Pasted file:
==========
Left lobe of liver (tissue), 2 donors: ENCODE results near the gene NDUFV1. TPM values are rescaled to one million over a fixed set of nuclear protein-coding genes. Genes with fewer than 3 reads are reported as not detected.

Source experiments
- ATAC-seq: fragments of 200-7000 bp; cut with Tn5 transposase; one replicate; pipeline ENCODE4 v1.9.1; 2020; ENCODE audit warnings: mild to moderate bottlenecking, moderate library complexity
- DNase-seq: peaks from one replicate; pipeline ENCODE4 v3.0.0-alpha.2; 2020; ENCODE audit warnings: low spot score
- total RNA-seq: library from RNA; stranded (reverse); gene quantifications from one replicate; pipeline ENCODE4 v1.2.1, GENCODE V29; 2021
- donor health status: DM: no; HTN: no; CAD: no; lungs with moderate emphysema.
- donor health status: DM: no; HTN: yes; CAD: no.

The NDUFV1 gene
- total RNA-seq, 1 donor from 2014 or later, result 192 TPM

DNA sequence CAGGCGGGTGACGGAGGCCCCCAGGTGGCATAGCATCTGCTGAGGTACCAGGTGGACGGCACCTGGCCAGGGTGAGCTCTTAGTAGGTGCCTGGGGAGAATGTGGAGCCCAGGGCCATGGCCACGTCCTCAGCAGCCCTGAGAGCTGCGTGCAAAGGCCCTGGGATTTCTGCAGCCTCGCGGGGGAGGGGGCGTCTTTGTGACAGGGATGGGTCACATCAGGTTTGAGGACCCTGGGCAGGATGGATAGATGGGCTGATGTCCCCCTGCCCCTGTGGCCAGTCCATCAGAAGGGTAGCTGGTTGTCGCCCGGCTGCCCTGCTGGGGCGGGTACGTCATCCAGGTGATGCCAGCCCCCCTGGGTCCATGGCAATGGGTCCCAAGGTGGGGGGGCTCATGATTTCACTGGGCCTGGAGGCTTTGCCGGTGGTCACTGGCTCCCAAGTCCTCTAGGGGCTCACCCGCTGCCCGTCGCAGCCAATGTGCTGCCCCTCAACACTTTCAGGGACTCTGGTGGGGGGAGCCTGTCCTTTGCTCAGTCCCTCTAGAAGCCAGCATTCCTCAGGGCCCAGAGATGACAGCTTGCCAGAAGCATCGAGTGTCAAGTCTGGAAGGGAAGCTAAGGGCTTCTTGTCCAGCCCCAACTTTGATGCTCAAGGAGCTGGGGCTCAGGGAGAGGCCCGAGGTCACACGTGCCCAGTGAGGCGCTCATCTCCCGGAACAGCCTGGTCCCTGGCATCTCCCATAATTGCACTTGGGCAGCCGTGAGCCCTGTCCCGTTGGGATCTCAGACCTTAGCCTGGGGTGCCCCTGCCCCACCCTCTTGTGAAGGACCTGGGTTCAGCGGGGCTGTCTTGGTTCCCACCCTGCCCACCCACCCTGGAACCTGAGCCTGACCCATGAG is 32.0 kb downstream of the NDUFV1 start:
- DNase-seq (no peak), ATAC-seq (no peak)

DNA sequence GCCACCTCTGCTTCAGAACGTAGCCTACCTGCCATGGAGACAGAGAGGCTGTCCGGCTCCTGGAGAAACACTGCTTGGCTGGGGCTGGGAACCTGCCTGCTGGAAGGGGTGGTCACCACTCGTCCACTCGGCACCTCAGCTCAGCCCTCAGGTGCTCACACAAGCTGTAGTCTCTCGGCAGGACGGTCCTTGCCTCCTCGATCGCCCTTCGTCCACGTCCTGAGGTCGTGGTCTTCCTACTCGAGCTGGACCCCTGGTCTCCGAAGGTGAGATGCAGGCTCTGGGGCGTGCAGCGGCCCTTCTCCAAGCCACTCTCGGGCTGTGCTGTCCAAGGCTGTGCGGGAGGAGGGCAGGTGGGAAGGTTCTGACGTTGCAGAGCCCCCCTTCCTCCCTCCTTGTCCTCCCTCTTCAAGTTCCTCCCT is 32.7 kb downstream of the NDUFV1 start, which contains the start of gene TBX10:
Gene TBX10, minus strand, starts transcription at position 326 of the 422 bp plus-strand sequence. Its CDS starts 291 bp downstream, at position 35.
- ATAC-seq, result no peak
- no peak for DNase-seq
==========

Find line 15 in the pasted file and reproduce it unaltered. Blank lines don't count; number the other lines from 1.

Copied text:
- no peak for DNase-seq